Automatically Creating Child Records

by Christina Moore Updated Aug 15, 2019

Have you built any parent-child relationships yet in Onit? If so, great! This tutorial will expand your skill set in this area. If not, however, this tutorial might not make a lot of sense -- in that case, check out Creating a Parent-Child Relationship first.

Onit makes it easy to relate your Apps in meaningful ways, by designating one App as being the parent of another. This feature provides huge benefits, as it allows your users to connect their data in meaningful and flexible ways.

When users need to create a child Record, in many cases they will do so manually, by clicking a button that lives on the parent Record and then filling out the child App’s Launch Page form.

In some cases, however, you can automate this process for your users. That is, if your workflow requires a child Record to be created every time a parent Record is created (or any time any specific event occurs), you can configure a Create Related Transaction Action to run, which will automatically create one or more child Records. This Action relies on an Excel spreadsheet, which does all of the heavy lifting in terms of specifying how many child Records to create and what their Field values should be.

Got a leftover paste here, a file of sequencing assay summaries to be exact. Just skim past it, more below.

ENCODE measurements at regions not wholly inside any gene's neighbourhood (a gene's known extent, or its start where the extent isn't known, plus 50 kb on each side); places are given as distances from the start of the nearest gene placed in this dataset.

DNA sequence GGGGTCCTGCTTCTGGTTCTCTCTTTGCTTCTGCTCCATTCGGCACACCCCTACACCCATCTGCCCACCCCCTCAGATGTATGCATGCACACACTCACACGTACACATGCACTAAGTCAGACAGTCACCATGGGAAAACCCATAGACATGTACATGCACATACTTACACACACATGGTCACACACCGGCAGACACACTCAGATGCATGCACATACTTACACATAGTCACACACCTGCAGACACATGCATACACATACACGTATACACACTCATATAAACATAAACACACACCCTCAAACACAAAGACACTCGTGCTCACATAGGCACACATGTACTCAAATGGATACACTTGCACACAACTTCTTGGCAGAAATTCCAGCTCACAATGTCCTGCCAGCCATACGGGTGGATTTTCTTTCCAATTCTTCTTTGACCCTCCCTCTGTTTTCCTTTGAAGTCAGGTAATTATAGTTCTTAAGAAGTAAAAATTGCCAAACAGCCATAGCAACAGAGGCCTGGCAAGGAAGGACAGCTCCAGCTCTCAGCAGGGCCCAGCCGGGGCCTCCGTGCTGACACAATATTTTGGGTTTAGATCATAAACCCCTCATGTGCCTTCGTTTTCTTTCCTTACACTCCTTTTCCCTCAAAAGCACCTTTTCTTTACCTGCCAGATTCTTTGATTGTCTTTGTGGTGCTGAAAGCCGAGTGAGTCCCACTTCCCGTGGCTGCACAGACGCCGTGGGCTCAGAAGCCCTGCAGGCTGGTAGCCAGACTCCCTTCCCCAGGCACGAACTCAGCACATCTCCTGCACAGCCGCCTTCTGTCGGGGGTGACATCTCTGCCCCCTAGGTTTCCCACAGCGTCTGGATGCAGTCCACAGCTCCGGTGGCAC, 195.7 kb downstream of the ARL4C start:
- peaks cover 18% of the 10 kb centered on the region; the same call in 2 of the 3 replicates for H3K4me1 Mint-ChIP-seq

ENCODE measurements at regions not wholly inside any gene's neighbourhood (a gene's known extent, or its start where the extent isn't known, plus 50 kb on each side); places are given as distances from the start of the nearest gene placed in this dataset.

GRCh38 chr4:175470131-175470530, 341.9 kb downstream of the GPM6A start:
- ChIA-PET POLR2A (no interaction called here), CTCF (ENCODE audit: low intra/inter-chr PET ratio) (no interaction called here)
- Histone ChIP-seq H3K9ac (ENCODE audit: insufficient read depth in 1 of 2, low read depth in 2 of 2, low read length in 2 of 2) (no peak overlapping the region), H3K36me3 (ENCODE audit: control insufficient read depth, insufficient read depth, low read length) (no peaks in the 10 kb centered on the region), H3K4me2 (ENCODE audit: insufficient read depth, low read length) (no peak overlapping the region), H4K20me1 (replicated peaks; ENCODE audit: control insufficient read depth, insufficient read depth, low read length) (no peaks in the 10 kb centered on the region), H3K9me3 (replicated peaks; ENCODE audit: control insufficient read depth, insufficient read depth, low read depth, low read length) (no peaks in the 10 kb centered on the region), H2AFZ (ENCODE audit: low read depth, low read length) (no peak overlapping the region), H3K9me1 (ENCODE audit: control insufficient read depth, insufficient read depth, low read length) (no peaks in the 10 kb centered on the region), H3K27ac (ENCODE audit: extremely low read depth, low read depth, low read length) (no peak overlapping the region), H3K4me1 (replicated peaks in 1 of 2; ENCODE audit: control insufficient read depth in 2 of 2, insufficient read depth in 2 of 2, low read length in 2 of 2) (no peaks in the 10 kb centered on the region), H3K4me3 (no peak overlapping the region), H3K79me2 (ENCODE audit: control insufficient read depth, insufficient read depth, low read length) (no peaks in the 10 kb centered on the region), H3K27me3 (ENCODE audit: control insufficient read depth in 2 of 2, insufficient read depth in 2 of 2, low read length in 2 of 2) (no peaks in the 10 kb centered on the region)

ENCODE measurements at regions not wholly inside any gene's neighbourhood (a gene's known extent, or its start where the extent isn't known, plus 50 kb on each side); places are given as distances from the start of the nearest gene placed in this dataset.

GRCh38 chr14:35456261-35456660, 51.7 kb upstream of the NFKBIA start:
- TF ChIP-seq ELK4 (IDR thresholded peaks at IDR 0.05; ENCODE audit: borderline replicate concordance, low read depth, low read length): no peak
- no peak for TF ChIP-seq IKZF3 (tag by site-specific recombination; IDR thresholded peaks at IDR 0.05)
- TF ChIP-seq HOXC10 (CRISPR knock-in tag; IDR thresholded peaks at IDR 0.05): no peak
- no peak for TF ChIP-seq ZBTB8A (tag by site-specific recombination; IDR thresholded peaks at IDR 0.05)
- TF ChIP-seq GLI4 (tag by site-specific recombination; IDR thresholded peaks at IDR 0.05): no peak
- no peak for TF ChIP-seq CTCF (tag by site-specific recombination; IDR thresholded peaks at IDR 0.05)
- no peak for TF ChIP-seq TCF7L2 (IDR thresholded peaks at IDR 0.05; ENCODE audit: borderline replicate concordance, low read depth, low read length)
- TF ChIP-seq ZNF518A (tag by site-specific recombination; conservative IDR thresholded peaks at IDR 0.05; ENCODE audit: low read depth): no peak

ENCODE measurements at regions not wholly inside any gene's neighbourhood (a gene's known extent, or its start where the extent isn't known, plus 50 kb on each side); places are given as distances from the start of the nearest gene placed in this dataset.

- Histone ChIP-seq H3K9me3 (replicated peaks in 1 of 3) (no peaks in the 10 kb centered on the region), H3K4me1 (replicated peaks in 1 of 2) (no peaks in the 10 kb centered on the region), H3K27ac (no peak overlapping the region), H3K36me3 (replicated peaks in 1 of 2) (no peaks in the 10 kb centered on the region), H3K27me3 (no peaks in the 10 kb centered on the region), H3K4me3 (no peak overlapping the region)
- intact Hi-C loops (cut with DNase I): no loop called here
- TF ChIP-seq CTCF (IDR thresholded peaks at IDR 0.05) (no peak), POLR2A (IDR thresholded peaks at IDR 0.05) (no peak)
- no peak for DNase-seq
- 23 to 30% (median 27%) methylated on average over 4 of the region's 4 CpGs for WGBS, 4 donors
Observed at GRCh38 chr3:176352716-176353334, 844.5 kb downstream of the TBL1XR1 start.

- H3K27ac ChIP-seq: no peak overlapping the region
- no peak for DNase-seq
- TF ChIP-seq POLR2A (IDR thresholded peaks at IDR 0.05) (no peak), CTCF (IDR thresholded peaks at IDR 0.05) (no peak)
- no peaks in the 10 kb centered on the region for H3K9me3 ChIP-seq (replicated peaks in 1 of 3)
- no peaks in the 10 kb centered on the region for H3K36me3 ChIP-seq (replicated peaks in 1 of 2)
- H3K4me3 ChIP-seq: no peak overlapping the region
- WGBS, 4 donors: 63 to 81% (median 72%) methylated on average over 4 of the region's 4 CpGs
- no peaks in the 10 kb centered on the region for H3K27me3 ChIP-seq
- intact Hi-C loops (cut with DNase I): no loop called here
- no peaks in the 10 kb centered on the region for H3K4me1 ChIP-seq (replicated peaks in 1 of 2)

This tutorial will cover how to work with the Create Related Transaction Action.

Let's Get Started!

In this example, we need a Create Related Transaction Action to create a child transaction in a Reserves app from any parent transaction created in a Matter app. A Matter transaction should also pass its values for two Fields, reserve_date and reserve_amount, to its child Reserves transaction.

Tip: Not familiar with matters or reserves? Not to worry, as you don’t need to be. We could be working with any parent/child relationship here -- any situation where we have a parent transaction that needs to be related to one or more child transactions.

1. Create Your Spreadsheet

We need to create a simple, three-row spreadsheet, which will query our parent Record's Fields and input their values into our child Record’s Fields.